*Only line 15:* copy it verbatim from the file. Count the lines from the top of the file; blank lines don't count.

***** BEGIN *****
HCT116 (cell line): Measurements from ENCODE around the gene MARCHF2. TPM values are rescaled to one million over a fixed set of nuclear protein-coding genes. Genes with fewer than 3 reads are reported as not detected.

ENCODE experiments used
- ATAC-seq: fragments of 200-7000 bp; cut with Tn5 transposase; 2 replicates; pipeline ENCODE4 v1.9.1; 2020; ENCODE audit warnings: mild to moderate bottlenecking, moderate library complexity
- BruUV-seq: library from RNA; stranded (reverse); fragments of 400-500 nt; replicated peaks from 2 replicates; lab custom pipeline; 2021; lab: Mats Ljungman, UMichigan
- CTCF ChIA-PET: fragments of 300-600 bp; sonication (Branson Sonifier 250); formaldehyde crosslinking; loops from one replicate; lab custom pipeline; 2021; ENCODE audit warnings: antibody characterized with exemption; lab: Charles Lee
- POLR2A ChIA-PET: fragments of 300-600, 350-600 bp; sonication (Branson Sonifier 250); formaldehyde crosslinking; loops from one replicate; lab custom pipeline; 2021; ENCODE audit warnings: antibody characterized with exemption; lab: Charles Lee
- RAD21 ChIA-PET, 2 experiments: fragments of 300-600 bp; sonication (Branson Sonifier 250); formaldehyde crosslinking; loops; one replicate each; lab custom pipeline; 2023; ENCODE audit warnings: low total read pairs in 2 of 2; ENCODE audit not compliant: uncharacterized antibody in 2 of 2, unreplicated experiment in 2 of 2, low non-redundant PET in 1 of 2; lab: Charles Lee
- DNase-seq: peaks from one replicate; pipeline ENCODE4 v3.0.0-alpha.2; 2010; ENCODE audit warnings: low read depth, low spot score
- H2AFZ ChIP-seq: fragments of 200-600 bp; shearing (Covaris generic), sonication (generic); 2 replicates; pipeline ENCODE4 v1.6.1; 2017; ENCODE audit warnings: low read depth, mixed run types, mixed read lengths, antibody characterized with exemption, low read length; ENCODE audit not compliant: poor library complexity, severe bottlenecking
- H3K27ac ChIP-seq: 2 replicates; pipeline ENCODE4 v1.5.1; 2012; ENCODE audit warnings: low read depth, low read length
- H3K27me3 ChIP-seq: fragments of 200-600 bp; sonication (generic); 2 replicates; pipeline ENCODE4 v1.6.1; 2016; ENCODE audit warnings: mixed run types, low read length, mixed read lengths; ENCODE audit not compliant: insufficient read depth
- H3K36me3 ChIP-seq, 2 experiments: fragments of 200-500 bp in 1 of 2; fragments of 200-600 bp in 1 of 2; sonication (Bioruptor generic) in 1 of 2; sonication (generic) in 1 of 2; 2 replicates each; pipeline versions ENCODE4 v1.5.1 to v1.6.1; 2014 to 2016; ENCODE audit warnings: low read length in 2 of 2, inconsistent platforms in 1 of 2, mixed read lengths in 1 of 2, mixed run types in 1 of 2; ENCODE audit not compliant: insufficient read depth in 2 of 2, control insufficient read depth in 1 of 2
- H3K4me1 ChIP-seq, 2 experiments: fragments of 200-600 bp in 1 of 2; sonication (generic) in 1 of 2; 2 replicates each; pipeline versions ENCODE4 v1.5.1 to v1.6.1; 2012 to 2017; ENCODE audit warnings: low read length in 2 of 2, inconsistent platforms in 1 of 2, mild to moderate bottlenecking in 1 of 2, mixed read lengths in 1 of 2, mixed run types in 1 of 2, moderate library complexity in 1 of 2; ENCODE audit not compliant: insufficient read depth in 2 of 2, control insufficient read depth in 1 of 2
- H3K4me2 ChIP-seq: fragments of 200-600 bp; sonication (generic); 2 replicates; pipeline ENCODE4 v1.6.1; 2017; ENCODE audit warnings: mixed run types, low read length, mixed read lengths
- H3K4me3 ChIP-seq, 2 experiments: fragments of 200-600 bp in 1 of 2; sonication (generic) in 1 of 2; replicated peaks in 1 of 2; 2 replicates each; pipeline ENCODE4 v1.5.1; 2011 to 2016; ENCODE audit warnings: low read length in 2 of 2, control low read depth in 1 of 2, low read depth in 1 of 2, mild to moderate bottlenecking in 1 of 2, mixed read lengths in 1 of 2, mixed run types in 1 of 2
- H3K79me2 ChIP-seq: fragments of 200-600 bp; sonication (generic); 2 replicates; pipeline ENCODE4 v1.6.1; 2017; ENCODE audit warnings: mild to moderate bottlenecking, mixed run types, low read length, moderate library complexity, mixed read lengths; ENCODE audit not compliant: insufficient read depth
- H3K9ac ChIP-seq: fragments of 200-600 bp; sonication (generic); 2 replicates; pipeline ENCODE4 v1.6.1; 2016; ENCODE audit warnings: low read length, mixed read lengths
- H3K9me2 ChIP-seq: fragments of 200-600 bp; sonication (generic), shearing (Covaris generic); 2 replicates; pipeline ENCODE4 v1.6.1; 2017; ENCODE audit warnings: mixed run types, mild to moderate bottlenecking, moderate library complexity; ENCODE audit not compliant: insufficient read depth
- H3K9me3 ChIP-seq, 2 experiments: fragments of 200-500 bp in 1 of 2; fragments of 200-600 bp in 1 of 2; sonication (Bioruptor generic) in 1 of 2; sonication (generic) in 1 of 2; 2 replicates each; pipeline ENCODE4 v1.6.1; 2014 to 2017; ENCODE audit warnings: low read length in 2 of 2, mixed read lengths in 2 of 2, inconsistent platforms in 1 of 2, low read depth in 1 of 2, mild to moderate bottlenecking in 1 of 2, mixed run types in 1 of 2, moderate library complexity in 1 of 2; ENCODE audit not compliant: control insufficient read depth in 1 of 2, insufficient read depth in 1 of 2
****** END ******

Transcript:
- H3K4me3 ChIP-seq, 2 experiments: fragments of 200-600 bp in 1 of 2; sonication (generic) in 1 of 2; replicated peaks in 1 of 2; 2 replicates each; pipeline ENCODE4 v1.5.1; 2011 to 2016; ENCODE audit warnings: low read length in 2 of 2, control low read depth in 1 of 2, low read depth in 1 of 2, mild to moderate bottlenecking in 1 of 2, mixed read lengths in 1 of 2, mixed run types in 1 of 2